The Meat Puppets have gone on hiatus and subsequently reunited at least four times now, rivaling any cash-grabbing classic-rock dinosaurs still out there in their ability to put boomer butts in arena seats. With the possible exception of guitarist Curt Kirkwood’s short-lived, Y2K-era solo project, it’s not as though the post-prime iterations of the Meat Puppets have been especially unwelcome. But their 15th studio album, Dusty Notes, marks the first such reunion that feels truly consequential, thanks to original drummer Derrick Bostrom returning to the fold for the first time since 1995’s No Joke!

Anyone who might want to trace a direct lineage between the new album and alt-rock classics like Meat Puppets II, and who hasn’t kept up with the band since they broke up for the first time, will of course notice the audible effects of the intervening 35 years: Curt and brother Cris’s low, calm voices; the slower tempos; the preponderance of acoustic guitars, often in place of fuzzy electric ones. One might also wonder if the band took the wrong lessons from Meat Puppets II’s acclaim. The idea of three former hardcore punks with acid-blasted brains playing a twisted psychedelic version of country and Americana music was novel and fascinating in 1984 and remained so 10 years later when Kurt Cobain invited them on stage to play during Nirvana’s MTV Unplugged. Remove the acid and hardcore, however, and you just get middle-aged Arizonians playing straightforward country music, like Dusty Notes’s pointlessly faithful cover of the Don Gibson standard “Sea of Heartbreak.”

Fortunately, though an old-school country aesthetic defines the album—the banjo picking on “Nine Pins,” the sweet hillbilly harmonies on “Outflow”—Curt’s irrepressible songwriting quirks make the rest of Dusty Notes anything but formulaic. The post-Bostrom Meat Puppets have often veered much closer to modern alt-country than the hardcore of their early days, and Dusty Notes is no exception; in fact, it might be the mellowest of their albums to date.

With key assistance from keyboardist Ron Stabinsky, Curt turns what are at first blush prototypical country strummers into weird, melodic concoctions. Stabinsky’s contributions—circus organ on “Nine Pins,” Mariachi-like synths on the title track—often leap out immediately from the mix. But it’s Curt’s songwriting that makes those same songs stick in the brain, from the demented polka groove of “Warranty” to the sunny Tex-Mex hooks and characteristic stoner turns of phrase on the title track.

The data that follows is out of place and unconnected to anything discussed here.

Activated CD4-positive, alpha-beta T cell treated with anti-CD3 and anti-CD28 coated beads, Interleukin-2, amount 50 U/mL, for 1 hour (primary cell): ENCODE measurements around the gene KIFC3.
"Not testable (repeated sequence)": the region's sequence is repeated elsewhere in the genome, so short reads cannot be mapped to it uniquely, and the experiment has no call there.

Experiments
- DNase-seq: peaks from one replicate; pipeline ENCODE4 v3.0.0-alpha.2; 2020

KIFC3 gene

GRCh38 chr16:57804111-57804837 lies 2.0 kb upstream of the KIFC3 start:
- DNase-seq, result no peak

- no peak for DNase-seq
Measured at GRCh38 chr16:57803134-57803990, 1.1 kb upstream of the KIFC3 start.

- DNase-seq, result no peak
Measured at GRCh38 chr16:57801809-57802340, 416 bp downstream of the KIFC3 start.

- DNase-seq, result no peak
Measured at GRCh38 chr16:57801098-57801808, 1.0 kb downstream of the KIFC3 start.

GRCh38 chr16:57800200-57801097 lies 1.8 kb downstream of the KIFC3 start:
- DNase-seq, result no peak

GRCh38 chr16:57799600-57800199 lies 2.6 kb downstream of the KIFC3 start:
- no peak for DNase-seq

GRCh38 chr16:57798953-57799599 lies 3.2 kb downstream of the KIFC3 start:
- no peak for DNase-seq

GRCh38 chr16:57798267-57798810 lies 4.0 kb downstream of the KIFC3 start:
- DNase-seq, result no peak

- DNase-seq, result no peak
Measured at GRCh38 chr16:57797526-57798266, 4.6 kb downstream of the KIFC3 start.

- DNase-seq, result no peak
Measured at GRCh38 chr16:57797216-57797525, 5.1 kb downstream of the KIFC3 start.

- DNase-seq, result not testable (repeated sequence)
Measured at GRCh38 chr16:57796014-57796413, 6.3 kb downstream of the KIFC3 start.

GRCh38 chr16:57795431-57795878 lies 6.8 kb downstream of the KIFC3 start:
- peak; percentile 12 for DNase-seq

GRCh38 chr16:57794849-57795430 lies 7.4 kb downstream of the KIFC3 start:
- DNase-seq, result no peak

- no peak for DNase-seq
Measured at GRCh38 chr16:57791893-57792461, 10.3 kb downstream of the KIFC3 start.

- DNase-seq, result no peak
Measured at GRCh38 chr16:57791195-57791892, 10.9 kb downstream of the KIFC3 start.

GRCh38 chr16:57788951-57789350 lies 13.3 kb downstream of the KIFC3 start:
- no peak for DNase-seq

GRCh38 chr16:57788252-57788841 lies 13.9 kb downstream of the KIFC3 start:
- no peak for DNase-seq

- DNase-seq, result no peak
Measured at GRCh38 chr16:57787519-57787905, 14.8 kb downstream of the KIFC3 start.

If anything is missing from Dusty Notes, it’s certainly not hard-rock dalliances. Besides, with both Stabinsky and second guitarist Elmo Kirkwood—Curt’s son—abetting the original trio, the album features a fuller, richer sonic character than any of the band’s early albums ever managed. Rather, there’s not enough of Curt’s guitar playing. His inimitable jangle riffs from the ‘80s and fuzzed-out, spacey heroics from later years are both in short supply, which does render Dusty Notes more conventional-sounding than most Meat Puppets albums.

It’s unlikely anyone predicted that a 2019 Meat Puppets album would feature a return to the blown-out arena-metal of 1989’s Monster, but that’s exactly what we get with “Vampyr’s Winged Fantasy,” complete with Dungeon Master-friendly verses like “Your chariot of protons/Slices through the gloom/Drawn by a pharaoh/Risen from the tomb.” It’s fun, but once the novelty and nostalgia wear off, it doesn’t leave as much of an impression as the songs here that don’t quite sound like anything the band has done before, like “Unfrozen Memory,” a dramatic slow-burner that melds distorted guitar with Stabinsky’s expert, baroque-style harpsichord, or “The Great Awakening,” on which silky, entrancing acoustic arpeggios drift into a tough, bluesy chorus and come back again like you’re falling in and out of a dream.

These particular songs exemplify what the Meat Puppets, at their best, have always been about. Not their singing or their playing or their lyrics, which were all often utterly incoherent even at the band’s peak. It’s their ability to evoke emotional states—some precious feeling half-remembered from childhood, or perhaps a really good acid trip—that has allowed their music to remain so resilient for almost 40 years.

Label: Megaforce Release Date: March 8, 2019 Buy: Amazon